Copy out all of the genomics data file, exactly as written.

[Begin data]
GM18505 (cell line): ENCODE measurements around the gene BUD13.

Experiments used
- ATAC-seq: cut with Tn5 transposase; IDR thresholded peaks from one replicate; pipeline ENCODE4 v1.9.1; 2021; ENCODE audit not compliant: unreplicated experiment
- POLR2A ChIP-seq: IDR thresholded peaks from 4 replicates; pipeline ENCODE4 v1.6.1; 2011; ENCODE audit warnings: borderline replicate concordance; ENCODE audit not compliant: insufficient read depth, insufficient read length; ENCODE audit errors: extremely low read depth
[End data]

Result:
GM18505 (cell line): ENCODE measurements around the gene BUD13.

Experiments used
- ATAC-seq: cut with Tn5 transposase; IDR thresholded peaks from one replicate; pipeline ENCODE4 v1.9.1; 2021; ENCODE audit not compliant: unreplicated experiment
- POLR2A ChIP-seq: IDR thresholded peaks from 4 replicates; pipeline ENCODE4 v1.6.1; 2011; ENCODE audit warnings: borderline replicate concordance; ENCODE audit not compliant: insufficient read depth, insufficient read length; ENCODE audit errors: extremely low read depth